The 'high ground'

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Photos by John Meiu

A grand celebration marks his ‘50-year fight for justice’

By Tom Kirvan
Legal News

Befitting a man of his legal stature, a gala celebration in honor of U.S. Court of Appeals Judge Damon J. Keith attracted a sell-out crowd to the Charles H. Wright Museum of African American History on October 28.

The event featured scores of VIPs, including the likes of the Rev. Jesse Jackson Sr., Detroit Mayor Mike Duggan, Edsel B. Ford II, Mitch Albom, Congressman John Conyers, and Congresswoman Debbie Dingell among others. All were on hand to pay tribute to the 95-year-old jurist, celebrating his “50-year fight for justice” as a member of the federal bench.

Said Jackson of Judge Keith: “He is the greatest Supreme Court justice we never had,” saluting the Detroit native’s lifetime commitment to taking the “moral high ground” in pursuit of “equal justice under law.”

Judge Keith’s legion of law clerks—which includes his U.S. Court of Appeals colleague Judge Eric L. Clay, former Michigan Governor Jennifer Granholm, Harvard Law Professor Lani Guinier, and former Wayne State Law Dean Jocelyn Benson – helped spearhead plans for the celebration, due in large part to the efforts of Praveen Madhiraju, vice president and deputy general counsel for the Center for American Progress.

In a collective statement, the law clerks recognized that, “Throughout his 95 years, Damon J. Keith has bent the arc of the moral universe towards justice,” a quest that continues to come under political and judicial attack, they noted.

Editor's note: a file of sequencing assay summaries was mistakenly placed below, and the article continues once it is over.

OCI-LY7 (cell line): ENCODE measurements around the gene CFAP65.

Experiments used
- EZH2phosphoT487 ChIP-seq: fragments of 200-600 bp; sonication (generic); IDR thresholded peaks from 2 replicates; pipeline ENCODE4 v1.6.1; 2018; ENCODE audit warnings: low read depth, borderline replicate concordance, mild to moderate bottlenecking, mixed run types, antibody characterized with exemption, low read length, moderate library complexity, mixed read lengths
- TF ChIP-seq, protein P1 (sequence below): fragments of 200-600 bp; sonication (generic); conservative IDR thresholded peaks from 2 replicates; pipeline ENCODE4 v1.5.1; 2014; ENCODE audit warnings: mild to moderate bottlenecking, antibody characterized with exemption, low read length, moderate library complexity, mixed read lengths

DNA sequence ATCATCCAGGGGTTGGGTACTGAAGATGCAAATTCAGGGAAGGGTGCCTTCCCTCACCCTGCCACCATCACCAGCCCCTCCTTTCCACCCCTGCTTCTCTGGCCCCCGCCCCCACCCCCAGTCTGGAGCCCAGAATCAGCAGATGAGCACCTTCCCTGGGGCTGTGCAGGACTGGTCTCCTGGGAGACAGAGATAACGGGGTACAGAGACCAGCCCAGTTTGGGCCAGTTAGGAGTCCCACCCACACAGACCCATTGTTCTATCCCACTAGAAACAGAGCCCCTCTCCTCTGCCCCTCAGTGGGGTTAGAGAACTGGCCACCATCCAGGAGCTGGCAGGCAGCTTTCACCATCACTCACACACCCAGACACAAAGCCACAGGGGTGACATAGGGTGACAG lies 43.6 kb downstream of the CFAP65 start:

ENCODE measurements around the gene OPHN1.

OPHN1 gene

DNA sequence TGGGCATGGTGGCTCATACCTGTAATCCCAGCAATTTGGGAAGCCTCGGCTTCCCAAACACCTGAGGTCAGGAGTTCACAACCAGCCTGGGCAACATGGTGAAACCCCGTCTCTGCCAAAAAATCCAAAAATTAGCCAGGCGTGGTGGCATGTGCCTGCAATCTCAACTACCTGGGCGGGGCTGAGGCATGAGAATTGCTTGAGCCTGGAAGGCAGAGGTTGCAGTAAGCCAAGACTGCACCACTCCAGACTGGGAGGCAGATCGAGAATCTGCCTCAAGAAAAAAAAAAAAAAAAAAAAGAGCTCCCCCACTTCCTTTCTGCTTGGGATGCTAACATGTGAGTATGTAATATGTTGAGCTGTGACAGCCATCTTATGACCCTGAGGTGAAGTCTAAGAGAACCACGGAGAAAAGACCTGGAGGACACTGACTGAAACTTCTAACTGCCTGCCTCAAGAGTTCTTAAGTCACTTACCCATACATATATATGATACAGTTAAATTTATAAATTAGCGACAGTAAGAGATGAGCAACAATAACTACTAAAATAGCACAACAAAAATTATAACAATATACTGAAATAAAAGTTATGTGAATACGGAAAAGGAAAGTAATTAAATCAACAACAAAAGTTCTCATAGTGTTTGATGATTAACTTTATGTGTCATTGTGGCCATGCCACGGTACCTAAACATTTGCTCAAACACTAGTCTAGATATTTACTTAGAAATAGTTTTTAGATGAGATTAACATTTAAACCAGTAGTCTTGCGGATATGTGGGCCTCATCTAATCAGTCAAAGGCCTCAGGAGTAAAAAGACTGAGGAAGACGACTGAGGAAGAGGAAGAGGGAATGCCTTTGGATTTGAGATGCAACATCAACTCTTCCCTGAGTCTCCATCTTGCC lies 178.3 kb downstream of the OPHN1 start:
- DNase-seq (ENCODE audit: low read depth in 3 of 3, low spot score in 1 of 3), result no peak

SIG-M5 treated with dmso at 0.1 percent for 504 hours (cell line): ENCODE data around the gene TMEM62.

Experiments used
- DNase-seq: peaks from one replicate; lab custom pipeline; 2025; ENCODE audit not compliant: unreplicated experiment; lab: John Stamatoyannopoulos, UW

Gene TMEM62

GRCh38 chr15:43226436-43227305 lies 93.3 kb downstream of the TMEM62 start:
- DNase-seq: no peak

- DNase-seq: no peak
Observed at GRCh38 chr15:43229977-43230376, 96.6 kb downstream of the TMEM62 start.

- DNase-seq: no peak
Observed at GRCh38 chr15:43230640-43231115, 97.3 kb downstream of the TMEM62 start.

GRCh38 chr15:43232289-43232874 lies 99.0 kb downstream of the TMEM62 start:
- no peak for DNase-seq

“But as we celebrate Judge Keith’s 50 years on the federal bench, it is hard to ignore the enormous problems our nation faces. As Judge Keith has written, ‘With every gain in equality, there is often an equally robust and reactive retrenchment . . . For every action, there is a reaction.’”

In particular, and most recently, the clerks praised Keith for his “scathing” dissent in a 2016 Ohio voting rights case, Northeast Ohio Coalition for the Homeless v. Husted, which upheld voter denial efforts.

“In his characteristic style of placing the controversy in historical context, Judge Keith gave a face to voter suppression and historically contextualized it in an 11-page pictorial honoring slain civil rights activists, including Emmett Till, Medgar Evers, and the four little girls killed in the bombing of the Sixteenth Street Baptist Church in Birmingham, Alabama,” the clerks wrote. “By placing flesh on the legal arguments, Judge Keith reminded us that many died for the right to vote, and many others slaughtered, butchered, maimed, and killed to monopolize it.”

For those who gathered October 28 to celebrate Keith and his legal legacy, the statement was reflected in succinct terms by event co-chair Mitch Albom, who praised the evening’s honoree richly.

“Judge Keith,” said Albom, “is the ultimate example of ‘to do good is to do great.’”
 

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